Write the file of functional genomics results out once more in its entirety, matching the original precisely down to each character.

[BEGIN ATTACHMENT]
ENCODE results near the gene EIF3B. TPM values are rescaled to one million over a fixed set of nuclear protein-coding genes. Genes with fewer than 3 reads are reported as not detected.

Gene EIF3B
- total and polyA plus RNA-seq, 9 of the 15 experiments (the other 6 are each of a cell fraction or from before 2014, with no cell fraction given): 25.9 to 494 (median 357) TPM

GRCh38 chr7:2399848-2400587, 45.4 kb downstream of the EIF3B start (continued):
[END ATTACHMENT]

ENCODE results near the gene EIF3B. TPM values are rescaled to one million over a fixed set of nuclear protein-coding genes. Genes with fewer than 3 reads are reported as not detected.

Gene EIF3B
- total and polyA plus RNA-seq, 9 of the 15 experiments (the other 6 are each of a cell fraction or from before 2014, with no cell fraction given): 25.9 to 494 (median 357) TPM

GRCh38 chr7:2399848-2400587, 45.4 kb downstream of the EIF3B start (continued):